Also helping the Spartan cause is a backcourt with a talented pair of point guards, Keith Appling and Denzel Valentine. That duo can provide an answer to ballhawking Buckeyes Aaron Craft and Shannon Scott.
Memphis won’t be joining the Big East until next season, but the Tigers have Big East-caliber athletes now.
That’s a key to handling the physical defense that has helped Marquette climb the national rankings, because even the Golden Eagles won’t have an easy time pushing around the likes of Adonis Thomas and Joe Jackson.
More importantly, they won’t have an easy time outscoring them, either.
Marquette has thrived on putting up just enough points to let its defense win games, and a shootout with a team that outscores them by five points per game (including Jackson and his .492 long-range shooting) is not a recipe for a Golden Eagle win.
As well as New Mexico has played in a 22-4 season, the Lobos are an appallingly bad shooting team.
If New Mexico can’t do better than .411 field-goal shooting (276th nationally) against the likes of Fresno State and Air Force, the last thing it needs to see is the nation’s toughest zone defense.
Syracuse isn’t just shutting opponents down in the half court, as Michael Carter-Williams (3.1 steals per game) leads a high-pressure perimeter game.
Carter-Williams also runs an offense with more than enough firepower to handle the solid-but-unspectacular Lobo D.
Butler’s combination of gutty defense and pinpoint shooting has made the Bulldogs experts in close finishes. They're 4-1 in games decided by three points or fewer.
Taking them down will require a team that has its own experience surviving at the final buzzer…as Arizona did at the end of December. Three straight games came down to the final possession and the ‘Cats went 3-0 in that stretch.
Arizona’s survival in those games owed a lot to star guard Mark Lyons, who has shown the ability to get his shots even against a defense as imposing as Butler’s.
Arizona also has an answer for late-game Bulldog playmaker Roosevelt Jones, thanks to the outstanding defensive skills of senior forward Solomon Hill.
Oklahoma State has played brilliantly in the Big 12, but one thing that conference is very short on is big men with offensive skills. In fact, the only team that’s beaten the Cowboys in Stillwater is Gonzaga, behind high-scoring seven-footer Kelly Olynyk.
If one high-end center caused problems for the unimpressive OSU frontcourt, try three: Miami’s towering trio of Reggie Johnson, Kenny Kadji and Julian Gamble.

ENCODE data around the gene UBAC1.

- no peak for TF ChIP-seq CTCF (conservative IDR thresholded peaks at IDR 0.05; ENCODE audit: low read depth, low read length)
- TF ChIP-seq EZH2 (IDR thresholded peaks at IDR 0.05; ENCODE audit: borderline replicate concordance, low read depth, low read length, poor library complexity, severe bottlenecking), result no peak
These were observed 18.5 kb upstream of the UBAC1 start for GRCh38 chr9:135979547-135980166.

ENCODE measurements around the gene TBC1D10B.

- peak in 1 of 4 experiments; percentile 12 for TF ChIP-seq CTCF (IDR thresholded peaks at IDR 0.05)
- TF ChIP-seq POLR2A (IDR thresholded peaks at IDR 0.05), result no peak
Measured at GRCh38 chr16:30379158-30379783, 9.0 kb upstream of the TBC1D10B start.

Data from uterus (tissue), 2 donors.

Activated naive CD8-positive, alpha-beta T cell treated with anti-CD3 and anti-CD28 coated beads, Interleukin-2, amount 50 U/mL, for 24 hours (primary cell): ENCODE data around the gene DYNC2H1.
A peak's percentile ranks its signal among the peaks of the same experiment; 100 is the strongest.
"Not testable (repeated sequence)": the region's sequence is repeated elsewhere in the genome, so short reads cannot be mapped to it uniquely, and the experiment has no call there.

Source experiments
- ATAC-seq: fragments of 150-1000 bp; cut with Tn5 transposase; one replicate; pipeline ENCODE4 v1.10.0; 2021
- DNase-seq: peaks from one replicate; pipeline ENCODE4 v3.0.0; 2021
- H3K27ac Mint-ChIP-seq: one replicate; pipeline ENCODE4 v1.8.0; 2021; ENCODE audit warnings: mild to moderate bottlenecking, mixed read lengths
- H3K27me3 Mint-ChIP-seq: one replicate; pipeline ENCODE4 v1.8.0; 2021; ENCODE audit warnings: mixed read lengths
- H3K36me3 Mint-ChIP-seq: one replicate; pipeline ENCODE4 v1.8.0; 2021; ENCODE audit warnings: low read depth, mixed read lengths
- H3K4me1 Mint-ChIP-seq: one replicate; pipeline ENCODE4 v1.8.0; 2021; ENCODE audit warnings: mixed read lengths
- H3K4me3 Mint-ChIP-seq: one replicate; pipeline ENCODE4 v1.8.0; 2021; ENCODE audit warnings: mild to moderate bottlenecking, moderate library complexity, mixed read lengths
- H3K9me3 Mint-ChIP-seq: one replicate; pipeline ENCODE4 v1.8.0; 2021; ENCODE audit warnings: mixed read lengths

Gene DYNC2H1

The ‘Canes also feature a playmaking point guard (ACC steals leader Shane Larkin) whose ball pressure will keep superstar Marcus Smart from running wild.
Kansas State’s offense may be much improved, but Rodney McGruder and company are still leaning heavily on their defense to win games.
The Wildcats simply don’t have the firepower to match the nation’s most explosive offenses, a group in which Duke assuredly belongs.
K-State will have particular trouble handling Mason Plumlee down low, as the only Wildcat equipped to compete with him (Jordan Henriquez) is playing a mere 15.4 minutes per game.
The Blue Devils also have a supply of hardworking backcourt defenders who will give the guard-heavy Wildcat attack plenty of trouble.
Matchup: Virginia Commonwealth
Mark Lyons is a sensational offensive weapon, but he is not a point guard. The Wildcats’ primary ball-handler has a horrific assist-to-turnover ratio of 1.1, and the last thing he wants to face is the team that leads the country in forcing turnovers.
Between the Rams’ high-pressure defense and their wealth of three-point shooters, Arizona will have a miserable time trying to find enough points to outscore VCU.
The Wildcats’ position isn’t helped any by an offensively anemic group of big men that will struggle to take advantage of the smaller Rams inside.
Georgetown’s current seven-game winning streak has depended heavily on holding six of those seven opponents under 60 points.
It’s one thing to play that kind of D against Seton Hall or even Marquette, but Michigan has too much firepower for the Hoyas to shut down altogether.
The Hoyas have broken 70 points in less than one-third of their games, while the Wolverines average 76.2 a night.
Otto Porter Jr. is a wonderful player, but he doesn’t have enough help to outscore Trey Burke and Tim Hardaway Jr., especially not after that duo has warmed up on three months of stout Big Ten defenses.
Matchup: Kansas State
A huge portion of Louisville’s offense starts with defensive pressure, so keeping the ball away from the Cardinal backcourt is a key to topping Russ Smith’s team.
Having done exactly that in an upset of Florida (in which the Gators managed a mere four steals), Kansas State will be ready for the aggressive Louisville guards.
K-State’s physical half-court defense will make for an uphill battle of its own for a Louisville team that isn’t loaded with jump-shooting options.
The Wildcats’ own offense will also have an advantage, as primary scorer Rodney McGruder (at 6’4”, 205 lbs) provides a tough matchup for either 6'0" Russ Smith or the less defense-minded Wayne Blackshear.
In a great case of the irresistible force and the immovable object, Indiana-Kansas would feature the country’s top field-goal defense (KU) against its fourth-best shooting offense (and second-best scoring attack).
Tough as the Jayhawks are, though, Indiana has only been held under 70 points in three of its 27 games, so Jeff Withey’s D is facing a nearly impossible task.